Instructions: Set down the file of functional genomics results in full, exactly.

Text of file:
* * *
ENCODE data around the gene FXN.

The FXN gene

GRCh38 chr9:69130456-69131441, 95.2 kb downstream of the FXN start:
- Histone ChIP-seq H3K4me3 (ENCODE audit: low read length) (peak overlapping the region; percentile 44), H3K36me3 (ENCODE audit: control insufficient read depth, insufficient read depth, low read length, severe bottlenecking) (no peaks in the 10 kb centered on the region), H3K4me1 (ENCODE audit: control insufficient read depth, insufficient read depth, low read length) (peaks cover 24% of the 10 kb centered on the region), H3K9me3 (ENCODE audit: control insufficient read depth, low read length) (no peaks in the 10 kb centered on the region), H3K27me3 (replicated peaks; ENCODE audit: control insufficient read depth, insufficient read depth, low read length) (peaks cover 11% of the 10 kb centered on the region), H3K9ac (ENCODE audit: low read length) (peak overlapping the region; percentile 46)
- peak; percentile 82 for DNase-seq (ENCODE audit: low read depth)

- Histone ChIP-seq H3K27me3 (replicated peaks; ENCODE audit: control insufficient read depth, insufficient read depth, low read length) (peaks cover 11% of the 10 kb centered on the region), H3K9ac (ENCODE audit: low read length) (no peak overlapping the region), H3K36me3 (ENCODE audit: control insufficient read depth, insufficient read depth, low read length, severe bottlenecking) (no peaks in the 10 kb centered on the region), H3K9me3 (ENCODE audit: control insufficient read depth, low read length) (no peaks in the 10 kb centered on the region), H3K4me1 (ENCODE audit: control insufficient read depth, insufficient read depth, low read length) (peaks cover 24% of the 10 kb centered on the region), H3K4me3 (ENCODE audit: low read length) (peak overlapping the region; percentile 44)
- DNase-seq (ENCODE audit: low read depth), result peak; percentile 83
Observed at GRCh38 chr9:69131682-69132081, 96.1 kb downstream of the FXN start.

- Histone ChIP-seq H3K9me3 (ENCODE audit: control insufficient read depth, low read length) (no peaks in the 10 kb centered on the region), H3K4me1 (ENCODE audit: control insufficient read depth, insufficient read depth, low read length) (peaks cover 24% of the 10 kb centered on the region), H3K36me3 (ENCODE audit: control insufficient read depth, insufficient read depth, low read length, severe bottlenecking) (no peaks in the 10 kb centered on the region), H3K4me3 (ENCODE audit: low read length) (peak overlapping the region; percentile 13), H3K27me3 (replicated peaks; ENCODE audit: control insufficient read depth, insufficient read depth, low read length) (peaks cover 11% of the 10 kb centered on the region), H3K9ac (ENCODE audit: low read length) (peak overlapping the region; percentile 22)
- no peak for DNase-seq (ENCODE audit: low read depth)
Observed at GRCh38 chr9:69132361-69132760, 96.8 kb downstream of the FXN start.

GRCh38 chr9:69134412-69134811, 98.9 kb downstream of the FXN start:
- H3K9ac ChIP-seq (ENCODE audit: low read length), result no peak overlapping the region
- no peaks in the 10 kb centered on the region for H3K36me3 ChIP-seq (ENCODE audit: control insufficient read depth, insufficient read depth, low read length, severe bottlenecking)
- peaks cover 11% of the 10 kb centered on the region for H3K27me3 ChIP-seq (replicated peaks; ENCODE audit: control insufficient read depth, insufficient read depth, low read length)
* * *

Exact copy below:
ENCODE data around the gene FXN.

The FXN gene

GRCh38 chr9:69130456-69131441, 95.2 kb downstream of the FXN start:
- Histone ChIP-seq H3K4me3 (ENCODE audit: low read length) (peak overlapping the region; percentile 44), H3K36me3 (ENCODE audit: control insufficient read depth, insufficient read depth, low read length, severe bottlenecking) (no peaks in the 10 kb centered on the region), H3K4me1 (ENCODE audit: control insufficient read depth, insufficient read depth, low read length) (peaks cover 24% of the 10 kb centered on the region), H3K9me3 (ENCODE audit: control insufficient read depth, low read length) (no peaks in the 10 kb centered on the region), H3K27me3 (replicated peaks; ENCODE audit: control insufficient read depth, insufficient read depth, low read length) (peaks cover 11% of the 10 kb centered on the region), H3K9ac (ENCODE audit: low read length) (peak overlapping the region; percentile 46)
- peak; percentile 82 for DNase-seq (ENCODE audit: low read depth)

- Histone ChIP-seq H3K27me3 (replicated peaks; ENCODE audit: control insufficient read depth, insufficient read depth, low read length) (peaks cover 11% of the 10 kb centered on the region), H3K9ac (ENCODE audit: low read length) (no peak overlapping the region), H3K36me3 (ENCODE audit: control insufficient read depth, insufficient read depth, low read length, severe bottlenecking) (no peaks in the 10 kb centered on the region), H3K9me3 (ENCODE audit: control insufficient read depth, low read length) (no peaks in the 10 kb centered on the region), H3K4me1 (ENCODE audit: control insufficient read depth, insufficient read depth, low read length) (peaks cover 24% of the 10 kb centered on the region), H3K4me3 (ENCODE audit: low read length) (peak overlapping the region; percentile 44)
- DNase-seq (ENCODE audit: low read depth), result peak; percentile 83
Observed at GRCh38 chr9:69131682-69132081, 96.1 kb downstream of the FXN start.

- Histone ChIP-seq H3K9me3 (ENCODE audit: control insufficient read depth, low read length) (no peaks in the 10 kb centered on the region), H3K4me1 (ENCODE audit: control insufficient read depth, insufficient read depth, low read length) (peaks cover 24% of the 10 kb centered on the region), H3K36me3 (ENCODE audit: control insufficient read depth, insufficient read depth, low read length, severe bottlenecking) (no peaks in the 10 kb centered on the region), H3K4me3 (ENCODE audit: low read length) (peak overlapping the region; percentile 13), H3K27me3 (replicated peaks; ENCODE audit: control insufficient read depth, insufficient read depth, low read length) (peaks cover 11% of the 10 kb centered on the region), H3K9ac (ENCODE audit: low read length) (peak overlapping the region; percentile 22)
- no peak for DNase-seq (ENCODE audit: low read depth)
Observed at GRCh38 chr9:69132361-69132760, 96.8 kb downstream of the FXN start.

GRCh38 chr9:69134412-69134811, 98.9 kb downstream of the FXN start:
- H3K9ac ChIP-seq (ENCODE audit: low read length), result no peak overlapping the region
- no peaks in the 10 kb centered on the region for H3K36me3 ChIP-seq (ENCODE audit: control insufficient read depth, insufficient read depth, low read length, severe bottlenecking)
- peaks cover 11% of the 10 kb centered on the region for H3K27me3 ChIP-seq (replicated peaks; ENCODE audit: control insufficient read depth, insufficient read depth, low read length)